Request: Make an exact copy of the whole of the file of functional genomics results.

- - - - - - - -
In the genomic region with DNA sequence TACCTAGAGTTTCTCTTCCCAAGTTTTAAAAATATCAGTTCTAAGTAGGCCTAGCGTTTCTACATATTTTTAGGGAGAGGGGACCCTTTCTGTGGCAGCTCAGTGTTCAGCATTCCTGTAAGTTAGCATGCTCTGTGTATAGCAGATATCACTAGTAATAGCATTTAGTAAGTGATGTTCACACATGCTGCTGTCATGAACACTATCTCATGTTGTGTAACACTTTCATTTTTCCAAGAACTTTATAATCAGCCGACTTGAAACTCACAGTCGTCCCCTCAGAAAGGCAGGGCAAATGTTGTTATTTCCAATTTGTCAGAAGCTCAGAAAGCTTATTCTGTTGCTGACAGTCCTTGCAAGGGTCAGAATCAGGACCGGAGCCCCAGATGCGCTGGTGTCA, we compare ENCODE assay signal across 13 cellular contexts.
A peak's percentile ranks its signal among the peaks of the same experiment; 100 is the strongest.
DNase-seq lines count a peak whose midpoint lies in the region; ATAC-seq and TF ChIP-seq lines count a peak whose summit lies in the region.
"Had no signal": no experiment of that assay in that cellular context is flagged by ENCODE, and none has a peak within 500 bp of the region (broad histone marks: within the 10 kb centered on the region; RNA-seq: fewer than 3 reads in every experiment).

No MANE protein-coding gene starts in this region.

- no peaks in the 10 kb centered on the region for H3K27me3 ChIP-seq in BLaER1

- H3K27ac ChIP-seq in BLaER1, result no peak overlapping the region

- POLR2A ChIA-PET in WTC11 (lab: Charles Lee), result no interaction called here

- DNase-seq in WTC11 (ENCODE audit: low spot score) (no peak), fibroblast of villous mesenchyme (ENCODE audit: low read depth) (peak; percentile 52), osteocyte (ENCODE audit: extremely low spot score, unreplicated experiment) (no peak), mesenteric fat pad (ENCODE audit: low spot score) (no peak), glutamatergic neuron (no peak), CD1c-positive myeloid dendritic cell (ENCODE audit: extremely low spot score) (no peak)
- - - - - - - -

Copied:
In the genomic region with DNA sequence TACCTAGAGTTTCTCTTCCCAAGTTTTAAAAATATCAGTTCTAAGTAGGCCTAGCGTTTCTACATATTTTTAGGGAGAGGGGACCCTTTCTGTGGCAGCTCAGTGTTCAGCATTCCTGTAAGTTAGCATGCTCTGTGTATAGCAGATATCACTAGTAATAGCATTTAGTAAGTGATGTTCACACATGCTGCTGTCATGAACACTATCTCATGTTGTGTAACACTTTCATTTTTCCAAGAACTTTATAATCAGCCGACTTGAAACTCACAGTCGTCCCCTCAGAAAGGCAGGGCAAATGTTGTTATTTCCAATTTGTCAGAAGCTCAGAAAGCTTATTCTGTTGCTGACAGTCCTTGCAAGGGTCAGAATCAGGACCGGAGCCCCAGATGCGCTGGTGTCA, we compare ENCODE assay signal across 13 cellular contexts.
A peak's percentile ranks its signal among the peaks of the same experiment; 100 is the strongest.
DNase-seq lines count a peak whose midpoint lies in the region; ATAC-seq and TF ChIP-seq lines count a peak whose summit lies in the region.
"Had no signal": no experiment of that assay in that cellular context is flagged by ENCODE, and none has a peak within 500 bp of the region (broad histone marks: within the 10 kb centered on the region; RNA-seq: fewer than 3 reads in every experiment).

No MANE protein-coding gene starts in this region.

- no peaks in the 10 kb centered on the region for H3K27me3 ChIP-seq in BLaER1

- H3K27ac ChIP-seq in BLaER1, result no peak overlapping the region

- POLR2A ChIA-PET in WTC11 (lab: Charles Lee), result no interaction called here

- DNase-seq in WTC11 (ENCODE audit: low spot score) (no peak), fibroblast of villous mesenchyme (ENCODE audit: low read depth) (peak; percentile 52), osteocyte (ENCODE audit: extremely low spot score, unreplicated experiment) (no peak), mesenteric fat pad (ENCODE audit: low spot score) (no peak), glutamatergic neuron (no peak), CD1c-positive myeloid dendritic cell (ENCODE audit: extremely low spot score) (no peak)